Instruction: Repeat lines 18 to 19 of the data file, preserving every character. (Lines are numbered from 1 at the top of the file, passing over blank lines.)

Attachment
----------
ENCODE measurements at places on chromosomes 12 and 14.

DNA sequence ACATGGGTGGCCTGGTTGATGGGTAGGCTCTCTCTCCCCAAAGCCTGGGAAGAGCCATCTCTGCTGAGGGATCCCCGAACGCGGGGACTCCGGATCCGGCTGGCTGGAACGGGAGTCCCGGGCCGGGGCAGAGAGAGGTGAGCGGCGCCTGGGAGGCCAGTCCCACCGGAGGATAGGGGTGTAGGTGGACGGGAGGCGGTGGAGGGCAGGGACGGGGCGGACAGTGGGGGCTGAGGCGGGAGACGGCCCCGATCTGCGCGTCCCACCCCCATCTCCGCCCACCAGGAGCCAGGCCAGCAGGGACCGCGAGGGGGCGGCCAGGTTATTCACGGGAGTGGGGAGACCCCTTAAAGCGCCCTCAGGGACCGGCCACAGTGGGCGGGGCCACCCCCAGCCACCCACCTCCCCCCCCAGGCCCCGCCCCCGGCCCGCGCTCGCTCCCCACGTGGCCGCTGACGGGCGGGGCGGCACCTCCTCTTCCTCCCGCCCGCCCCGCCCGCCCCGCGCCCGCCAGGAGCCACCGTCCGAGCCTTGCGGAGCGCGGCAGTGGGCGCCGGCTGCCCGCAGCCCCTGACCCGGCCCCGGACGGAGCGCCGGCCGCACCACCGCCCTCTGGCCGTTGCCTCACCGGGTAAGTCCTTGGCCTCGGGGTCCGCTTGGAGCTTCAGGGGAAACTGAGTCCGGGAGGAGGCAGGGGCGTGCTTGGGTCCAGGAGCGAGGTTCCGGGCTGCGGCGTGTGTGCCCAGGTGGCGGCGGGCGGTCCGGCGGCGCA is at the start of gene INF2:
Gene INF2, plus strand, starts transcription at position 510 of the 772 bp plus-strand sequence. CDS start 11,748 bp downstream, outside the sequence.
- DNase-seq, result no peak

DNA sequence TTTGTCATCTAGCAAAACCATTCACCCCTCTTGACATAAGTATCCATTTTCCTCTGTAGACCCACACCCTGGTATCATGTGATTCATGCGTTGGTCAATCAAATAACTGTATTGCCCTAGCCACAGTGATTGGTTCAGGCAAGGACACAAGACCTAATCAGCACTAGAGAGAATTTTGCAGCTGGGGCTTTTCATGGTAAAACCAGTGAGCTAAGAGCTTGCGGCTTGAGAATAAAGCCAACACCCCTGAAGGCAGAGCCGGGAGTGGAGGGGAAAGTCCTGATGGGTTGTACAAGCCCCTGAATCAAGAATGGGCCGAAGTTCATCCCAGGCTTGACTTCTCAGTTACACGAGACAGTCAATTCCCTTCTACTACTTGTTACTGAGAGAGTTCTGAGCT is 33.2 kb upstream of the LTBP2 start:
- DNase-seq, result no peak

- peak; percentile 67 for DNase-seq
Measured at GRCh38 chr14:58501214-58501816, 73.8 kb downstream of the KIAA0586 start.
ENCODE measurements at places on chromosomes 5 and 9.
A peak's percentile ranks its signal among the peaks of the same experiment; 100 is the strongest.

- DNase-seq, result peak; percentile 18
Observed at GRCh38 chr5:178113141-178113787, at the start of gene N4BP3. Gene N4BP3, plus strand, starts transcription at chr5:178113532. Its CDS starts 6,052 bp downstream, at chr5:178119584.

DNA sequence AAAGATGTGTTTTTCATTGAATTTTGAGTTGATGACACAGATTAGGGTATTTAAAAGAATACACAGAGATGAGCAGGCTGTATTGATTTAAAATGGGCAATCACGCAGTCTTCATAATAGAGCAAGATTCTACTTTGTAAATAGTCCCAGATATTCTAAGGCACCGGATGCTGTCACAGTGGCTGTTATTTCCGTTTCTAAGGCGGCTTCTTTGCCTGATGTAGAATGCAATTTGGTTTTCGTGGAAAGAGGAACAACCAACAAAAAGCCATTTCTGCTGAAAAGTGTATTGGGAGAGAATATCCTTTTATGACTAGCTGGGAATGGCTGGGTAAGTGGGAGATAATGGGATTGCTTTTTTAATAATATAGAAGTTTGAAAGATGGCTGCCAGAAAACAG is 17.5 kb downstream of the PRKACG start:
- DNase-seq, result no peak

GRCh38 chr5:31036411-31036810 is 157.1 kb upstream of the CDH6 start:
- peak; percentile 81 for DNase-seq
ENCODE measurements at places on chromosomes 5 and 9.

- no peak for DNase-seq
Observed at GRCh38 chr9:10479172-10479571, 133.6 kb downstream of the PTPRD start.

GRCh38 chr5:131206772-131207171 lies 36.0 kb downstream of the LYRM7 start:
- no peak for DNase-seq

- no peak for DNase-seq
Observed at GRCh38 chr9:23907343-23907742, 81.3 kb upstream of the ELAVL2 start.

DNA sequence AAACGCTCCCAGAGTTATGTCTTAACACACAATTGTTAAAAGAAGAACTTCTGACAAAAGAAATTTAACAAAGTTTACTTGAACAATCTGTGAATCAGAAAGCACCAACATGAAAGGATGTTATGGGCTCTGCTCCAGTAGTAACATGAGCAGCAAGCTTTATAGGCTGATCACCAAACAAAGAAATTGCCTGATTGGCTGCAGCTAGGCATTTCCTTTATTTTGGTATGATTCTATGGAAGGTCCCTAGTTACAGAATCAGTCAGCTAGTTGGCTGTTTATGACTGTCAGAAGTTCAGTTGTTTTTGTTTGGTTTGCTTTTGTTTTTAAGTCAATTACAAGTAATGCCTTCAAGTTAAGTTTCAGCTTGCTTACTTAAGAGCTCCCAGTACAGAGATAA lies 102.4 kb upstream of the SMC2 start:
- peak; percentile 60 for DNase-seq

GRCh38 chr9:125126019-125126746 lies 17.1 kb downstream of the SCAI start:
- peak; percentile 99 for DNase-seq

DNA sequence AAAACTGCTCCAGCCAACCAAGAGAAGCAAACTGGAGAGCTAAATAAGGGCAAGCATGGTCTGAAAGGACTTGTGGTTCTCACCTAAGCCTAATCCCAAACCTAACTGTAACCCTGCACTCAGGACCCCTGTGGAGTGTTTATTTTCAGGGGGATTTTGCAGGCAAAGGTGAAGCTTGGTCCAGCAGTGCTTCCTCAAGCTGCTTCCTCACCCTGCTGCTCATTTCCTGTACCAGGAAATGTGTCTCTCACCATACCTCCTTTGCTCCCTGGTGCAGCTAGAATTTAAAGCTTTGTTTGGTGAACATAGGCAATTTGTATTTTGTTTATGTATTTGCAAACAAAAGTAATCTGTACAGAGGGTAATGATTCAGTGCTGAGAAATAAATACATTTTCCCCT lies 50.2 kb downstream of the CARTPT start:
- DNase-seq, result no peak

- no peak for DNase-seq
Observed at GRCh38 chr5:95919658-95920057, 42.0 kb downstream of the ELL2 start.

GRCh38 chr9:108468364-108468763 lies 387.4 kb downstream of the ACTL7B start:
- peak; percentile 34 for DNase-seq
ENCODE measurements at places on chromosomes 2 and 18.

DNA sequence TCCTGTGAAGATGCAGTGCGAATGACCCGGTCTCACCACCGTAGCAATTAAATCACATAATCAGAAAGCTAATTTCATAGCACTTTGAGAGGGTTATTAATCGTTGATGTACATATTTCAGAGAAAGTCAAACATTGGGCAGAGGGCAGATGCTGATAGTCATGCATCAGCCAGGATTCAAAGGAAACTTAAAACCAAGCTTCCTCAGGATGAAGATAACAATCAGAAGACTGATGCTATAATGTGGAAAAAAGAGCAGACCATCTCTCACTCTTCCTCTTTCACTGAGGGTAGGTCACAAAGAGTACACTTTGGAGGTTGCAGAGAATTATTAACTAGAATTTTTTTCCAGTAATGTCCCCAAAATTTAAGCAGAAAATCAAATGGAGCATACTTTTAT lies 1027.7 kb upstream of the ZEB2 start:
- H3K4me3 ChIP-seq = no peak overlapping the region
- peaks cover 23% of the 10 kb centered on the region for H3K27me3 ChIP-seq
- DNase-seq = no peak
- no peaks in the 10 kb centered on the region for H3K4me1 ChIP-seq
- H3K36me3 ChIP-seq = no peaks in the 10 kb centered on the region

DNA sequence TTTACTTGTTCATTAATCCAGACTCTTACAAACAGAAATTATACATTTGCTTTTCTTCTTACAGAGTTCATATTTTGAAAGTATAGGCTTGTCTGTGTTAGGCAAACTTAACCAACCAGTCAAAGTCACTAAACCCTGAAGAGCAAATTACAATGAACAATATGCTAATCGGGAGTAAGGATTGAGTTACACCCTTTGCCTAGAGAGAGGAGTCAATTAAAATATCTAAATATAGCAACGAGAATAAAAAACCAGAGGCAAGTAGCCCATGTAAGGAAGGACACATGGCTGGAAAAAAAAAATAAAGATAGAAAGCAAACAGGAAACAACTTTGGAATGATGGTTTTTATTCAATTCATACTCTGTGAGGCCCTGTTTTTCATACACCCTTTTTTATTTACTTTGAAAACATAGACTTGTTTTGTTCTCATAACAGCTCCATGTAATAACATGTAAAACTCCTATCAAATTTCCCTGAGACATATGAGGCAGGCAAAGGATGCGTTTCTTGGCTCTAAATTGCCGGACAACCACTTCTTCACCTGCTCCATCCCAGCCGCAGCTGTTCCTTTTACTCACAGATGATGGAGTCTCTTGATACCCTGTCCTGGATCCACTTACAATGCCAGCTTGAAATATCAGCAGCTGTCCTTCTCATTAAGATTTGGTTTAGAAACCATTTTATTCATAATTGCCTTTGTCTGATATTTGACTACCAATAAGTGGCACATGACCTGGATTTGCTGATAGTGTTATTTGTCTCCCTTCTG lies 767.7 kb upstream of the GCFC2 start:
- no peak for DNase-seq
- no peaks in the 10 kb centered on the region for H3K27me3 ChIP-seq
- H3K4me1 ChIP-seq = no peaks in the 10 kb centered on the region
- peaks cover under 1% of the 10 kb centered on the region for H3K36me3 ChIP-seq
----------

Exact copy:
- no peak for DNase-seq
Observed at GRCh38 chr9:10479172-10479571, 133.6 kb downstream of the PTPRD start.